Increases in the prices of prescription drugs have far outpaced the rate of general inflation over the years, as increases in the prices of branded and specialty drugs have offset decreases in the prices of generics, according to a new report by AARP’s research arm.
The study, conducted by AARP’s Public Policy Institute, found that the cumulative change in drug prices from 2005 to 2009 was almost double the rate of inflation. As a result, the average annual cost of drug therapy continued to rise.
The study was based on examinations of retail prices for the 514 drugs most used by Medicare beneficiaries. In 2009, while the rate of general inflation was -0.3%, the drugs increased in price by an average of 4.8%. Branded drugs increased in price by 8.3%, while specialty drugs rose by 8.9% and generic drugs decreased by 7.8%.
“For the people who rely on these drugs, such relentless price increases have serious implications,” AARP SVP public strategy Cheryl Matheis said. “Despite price reductions for generics, it’s evident that the considerable increases in brand-name and specialty drug prices are still leaving Americans with overall costs that are growing far faster than the rate of inflation.”
The report found that the “marked” decreases in prices of generic drugs between 2005 and 2007 dropped the rate of increase to slightly below the rate of general inflation for almost six years, but since 2008, continued growth in specialty and branded drugs have “more than offset” the lower costs of generics. The report called the finding striking because generics already had lower prices and represented slightly more than one-fifth of total drug expenditures by Medicare Part D plans in 2006.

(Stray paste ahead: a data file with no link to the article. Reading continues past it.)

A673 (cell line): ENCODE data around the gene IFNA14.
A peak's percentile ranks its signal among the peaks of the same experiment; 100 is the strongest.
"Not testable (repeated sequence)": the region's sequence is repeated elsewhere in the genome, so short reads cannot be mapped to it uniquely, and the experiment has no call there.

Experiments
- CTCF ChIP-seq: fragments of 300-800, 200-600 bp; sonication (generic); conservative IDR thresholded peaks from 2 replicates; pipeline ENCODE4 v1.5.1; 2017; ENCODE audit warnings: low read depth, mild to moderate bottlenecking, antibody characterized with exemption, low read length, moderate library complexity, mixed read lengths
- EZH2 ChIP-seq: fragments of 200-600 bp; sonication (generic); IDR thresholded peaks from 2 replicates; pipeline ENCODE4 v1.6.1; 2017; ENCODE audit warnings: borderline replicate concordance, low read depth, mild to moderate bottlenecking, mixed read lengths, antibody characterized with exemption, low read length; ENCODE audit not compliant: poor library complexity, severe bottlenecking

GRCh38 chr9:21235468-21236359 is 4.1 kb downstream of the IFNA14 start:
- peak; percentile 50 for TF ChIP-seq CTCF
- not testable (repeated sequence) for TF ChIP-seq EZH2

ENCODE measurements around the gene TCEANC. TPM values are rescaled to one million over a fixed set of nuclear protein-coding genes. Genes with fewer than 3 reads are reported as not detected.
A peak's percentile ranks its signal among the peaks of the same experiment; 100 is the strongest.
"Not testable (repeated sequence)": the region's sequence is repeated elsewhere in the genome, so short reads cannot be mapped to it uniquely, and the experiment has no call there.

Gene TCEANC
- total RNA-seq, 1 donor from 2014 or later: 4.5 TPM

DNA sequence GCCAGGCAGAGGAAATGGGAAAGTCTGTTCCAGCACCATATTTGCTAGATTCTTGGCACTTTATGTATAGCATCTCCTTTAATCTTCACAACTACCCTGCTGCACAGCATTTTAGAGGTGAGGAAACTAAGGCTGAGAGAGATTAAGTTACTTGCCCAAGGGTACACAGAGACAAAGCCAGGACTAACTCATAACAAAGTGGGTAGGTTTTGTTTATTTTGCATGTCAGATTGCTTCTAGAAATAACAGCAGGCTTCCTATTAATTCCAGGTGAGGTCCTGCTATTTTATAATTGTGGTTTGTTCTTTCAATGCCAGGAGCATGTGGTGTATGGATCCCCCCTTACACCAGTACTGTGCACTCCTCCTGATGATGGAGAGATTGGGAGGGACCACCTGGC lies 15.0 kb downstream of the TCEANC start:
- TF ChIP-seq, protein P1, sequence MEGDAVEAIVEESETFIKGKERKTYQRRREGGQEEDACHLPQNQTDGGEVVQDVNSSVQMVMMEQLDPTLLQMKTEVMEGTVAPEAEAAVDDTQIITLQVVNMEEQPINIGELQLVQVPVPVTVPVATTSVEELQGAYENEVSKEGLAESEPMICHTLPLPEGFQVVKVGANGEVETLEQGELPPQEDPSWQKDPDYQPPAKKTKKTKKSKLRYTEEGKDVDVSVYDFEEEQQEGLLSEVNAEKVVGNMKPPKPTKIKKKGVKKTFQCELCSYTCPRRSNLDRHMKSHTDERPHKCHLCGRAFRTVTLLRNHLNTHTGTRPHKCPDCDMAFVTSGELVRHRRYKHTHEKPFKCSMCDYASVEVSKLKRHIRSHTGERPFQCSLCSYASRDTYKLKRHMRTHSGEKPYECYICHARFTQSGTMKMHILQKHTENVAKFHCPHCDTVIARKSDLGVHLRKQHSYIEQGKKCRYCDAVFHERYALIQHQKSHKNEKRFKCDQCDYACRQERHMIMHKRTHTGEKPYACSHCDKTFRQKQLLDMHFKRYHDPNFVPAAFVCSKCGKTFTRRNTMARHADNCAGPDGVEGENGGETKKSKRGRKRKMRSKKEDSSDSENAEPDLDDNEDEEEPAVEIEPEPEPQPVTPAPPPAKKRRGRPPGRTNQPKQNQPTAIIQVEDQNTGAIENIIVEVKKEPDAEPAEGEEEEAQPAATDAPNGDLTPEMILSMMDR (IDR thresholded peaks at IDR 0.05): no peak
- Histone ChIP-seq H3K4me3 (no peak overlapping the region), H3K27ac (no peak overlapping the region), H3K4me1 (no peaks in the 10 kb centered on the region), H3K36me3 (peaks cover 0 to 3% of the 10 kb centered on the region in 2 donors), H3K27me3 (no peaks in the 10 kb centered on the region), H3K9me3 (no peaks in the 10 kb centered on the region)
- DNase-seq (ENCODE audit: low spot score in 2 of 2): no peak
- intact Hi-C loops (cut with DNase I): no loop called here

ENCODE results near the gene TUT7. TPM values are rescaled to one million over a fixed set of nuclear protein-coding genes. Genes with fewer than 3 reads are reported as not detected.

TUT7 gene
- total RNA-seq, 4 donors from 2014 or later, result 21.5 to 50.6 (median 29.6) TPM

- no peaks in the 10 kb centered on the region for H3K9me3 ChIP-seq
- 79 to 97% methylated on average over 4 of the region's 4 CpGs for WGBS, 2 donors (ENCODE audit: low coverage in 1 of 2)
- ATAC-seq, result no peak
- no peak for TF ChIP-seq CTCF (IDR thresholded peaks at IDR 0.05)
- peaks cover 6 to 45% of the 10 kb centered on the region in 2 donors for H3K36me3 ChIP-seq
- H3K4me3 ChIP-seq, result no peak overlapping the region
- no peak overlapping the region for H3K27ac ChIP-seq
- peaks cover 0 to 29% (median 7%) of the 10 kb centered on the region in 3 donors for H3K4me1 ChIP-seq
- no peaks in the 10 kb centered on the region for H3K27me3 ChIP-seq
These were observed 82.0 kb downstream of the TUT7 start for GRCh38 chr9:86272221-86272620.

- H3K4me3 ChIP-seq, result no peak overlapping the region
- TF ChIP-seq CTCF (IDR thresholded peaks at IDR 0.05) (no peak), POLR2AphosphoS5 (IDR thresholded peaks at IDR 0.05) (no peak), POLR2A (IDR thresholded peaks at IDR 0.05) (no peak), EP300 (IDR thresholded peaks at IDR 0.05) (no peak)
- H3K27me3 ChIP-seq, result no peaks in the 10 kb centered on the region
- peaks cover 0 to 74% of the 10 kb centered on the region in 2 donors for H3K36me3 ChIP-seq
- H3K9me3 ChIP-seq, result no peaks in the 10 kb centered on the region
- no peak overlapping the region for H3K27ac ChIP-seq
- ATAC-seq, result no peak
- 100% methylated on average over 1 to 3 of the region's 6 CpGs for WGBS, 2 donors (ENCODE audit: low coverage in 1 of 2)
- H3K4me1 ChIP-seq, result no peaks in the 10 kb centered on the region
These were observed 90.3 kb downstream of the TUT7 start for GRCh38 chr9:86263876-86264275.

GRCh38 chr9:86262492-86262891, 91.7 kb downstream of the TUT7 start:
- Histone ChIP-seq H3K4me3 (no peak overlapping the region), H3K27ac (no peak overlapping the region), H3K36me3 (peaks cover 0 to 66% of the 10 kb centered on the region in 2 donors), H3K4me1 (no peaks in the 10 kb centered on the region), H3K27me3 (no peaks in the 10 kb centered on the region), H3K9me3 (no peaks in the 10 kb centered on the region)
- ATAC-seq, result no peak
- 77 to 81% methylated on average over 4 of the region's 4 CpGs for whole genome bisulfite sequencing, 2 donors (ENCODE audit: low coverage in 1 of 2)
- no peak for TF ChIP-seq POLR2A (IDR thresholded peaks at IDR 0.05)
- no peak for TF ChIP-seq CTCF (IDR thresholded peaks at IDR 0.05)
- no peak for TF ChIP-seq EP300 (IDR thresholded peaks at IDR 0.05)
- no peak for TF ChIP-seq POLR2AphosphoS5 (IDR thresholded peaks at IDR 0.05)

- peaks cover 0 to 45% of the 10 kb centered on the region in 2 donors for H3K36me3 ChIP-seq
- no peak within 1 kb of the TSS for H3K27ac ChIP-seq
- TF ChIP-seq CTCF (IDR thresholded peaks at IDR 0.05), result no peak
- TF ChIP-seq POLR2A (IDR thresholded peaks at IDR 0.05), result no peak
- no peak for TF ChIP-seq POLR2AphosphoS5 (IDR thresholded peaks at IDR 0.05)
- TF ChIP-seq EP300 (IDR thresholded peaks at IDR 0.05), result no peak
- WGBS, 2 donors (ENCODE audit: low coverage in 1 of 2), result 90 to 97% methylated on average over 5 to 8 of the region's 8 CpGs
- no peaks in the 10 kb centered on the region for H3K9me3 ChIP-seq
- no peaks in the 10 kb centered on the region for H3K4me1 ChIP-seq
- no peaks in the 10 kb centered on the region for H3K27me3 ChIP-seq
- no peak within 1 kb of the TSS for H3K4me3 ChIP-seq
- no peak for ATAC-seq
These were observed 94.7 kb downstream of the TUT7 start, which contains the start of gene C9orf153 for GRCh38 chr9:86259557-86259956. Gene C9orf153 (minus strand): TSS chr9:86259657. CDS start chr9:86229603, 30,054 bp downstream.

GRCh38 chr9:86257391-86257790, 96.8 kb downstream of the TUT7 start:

For the 469 drugs on the market since the end of 2004, prices increased by 25.6% from 2005 to 2009, while the general inflation rate was 13.3%. Consumers taking drugs to treat chronic diseases found that their average annual cost increased from $2,160 to $3,168.
The report received praise from the country’s largest trade group representing generic drug manufacturers. “The AARP report offers an important reminder of the vital role generic medicines play in reducing costs throughout the healthcare system, while providing patients access to safe, effective and affordable treatment options,” Generic Pharmaceutical Association president and CEO Ralph Neas said. “With evidence of the dramatic savings generic drugs can achieve becoming more prevalent every day, we urge lawmakers to ensure that efforts to reduce spending do not in any way dampen the availability and use of lifesaving and life-enhancing generic medicines. The future of the U.S. healthcare system and the national economy depend on it.”